Councillor’s criticisms echo those of esteemed historian Tom Devine
THE COUNCILLOR who proposed the plan for an Irish Famine memorial in Glasgow is threatening to quit the project after criticising the group advancing the scheme.
Feargal Dalton has said that the group responsible for developing the plan lacks ambition and has failed to embrace public enthusiasm.
One of Scotland’s leading historian’s, Tom Devine, had earlier accused Glasgow City Council of “amateurism” over the plans (click here to read more).
Over a million people were forced to emigrate from Ireland due to the Great Famine of the 1840s. About 100,000 Irish came to Glasgow while tens of thousands also arrived in the city from Scotland’s highlands and islands due to the blight.
In 2012, Dalton instigated the project to honour those who migrated to the city but now says that unless the direction of the plans are changed, he “feels unable to support further progress”.
It has been decided that the memorial will take the form of a path in Glasgow Green, with plans expected to be finalised this summer.
However, Dalton feels that if the public were allowed to make contributions then the scope of the project could be widened to be on a par to more with more significant memorials in the United States.
In a letter to the working groups chairman, Hugh Kerr, Dalton wrote: “The very well attended and successful public meeting with Tom Devine reinforces my concerns. Our current ambition does not sufficiently reflect the very enthusiastic views expressed by those who attended the public meeting.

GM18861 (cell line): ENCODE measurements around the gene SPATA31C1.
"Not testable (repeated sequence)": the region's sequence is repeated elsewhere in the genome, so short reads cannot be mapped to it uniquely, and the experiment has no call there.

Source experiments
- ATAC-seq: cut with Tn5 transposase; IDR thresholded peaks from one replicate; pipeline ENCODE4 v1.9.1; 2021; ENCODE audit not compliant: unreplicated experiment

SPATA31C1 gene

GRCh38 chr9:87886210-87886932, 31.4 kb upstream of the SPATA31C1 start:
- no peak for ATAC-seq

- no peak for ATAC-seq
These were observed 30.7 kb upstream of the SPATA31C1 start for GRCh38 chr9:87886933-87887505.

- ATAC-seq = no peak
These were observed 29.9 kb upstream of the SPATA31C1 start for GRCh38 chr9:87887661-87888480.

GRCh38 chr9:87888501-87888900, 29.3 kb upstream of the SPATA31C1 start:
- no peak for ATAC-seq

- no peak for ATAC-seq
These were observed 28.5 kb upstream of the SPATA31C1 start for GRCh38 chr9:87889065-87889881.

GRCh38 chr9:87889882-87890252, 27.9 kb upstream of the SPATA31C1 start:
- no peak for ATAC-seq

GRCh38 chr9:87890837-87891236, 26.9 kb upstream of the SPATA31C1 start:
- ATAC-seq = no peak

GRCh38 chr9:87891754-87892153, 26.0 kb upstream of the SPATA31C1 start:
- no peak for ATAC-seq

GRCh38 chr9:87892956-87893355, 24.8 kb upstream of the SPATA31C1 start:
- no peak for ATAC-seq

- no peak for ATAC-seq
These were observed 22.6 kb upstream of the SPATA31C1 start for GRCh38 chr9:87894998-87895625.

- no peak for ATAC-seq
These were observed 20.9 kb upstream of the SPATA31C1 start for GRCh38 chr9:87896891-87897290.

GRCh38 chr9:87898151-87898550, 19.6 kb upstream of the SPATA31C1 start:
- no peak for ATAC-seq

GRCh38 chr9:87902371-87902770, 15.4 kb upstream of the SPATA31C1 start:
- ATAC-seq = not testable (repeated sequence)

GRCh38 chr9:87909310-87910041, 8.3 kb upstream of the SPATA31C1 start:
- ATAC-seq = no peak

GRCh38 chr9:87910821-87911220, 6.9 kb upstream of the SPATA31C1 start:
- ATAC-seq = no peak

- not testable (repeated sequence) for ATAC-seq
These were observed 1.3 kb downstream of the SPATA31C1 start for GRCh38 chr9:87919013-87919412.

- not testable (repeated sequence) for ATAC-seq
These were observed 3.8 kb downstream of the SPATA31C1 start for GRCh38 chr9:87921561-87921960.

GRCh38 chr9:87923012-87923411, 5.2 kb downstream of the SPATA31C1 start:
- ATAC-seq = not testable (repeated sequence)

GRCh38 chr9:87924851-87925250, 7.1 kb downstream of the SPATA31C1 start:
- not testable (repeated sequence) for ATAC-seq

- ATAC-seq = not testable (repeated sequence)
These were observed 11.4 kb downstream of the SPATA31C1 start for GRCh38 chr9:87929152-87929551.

“If we truly want to say that we fully consulted the public then we must respond to their comments. However, since the public meeting we seem to have taken nothing on board.
“New York’s memorial is now a significant tourist attraction. Considering that Glasgow and New York experienced similarly high levels of migration, higher than any other cities in the world, I feel it appropriate that Glasgow has the same ambition for its memorial. Anything less will be rightly criticised.
“I have asked at several meetings that the whole issue of how the public could contribute financially be investigated. To date this has not been done. Without this being determined and an increase in our ambition, I feel unable to support further progress.”
Quoted in The Herald, Matt Kerr responded to Dalton by saying: “To accept defeat, walk away or regard our task as too difficult, too controversial, too uncomfortable for Glasgow to confront would tell a very sad and, I think, unfair story of our city.”
Picture by John via Creative Commons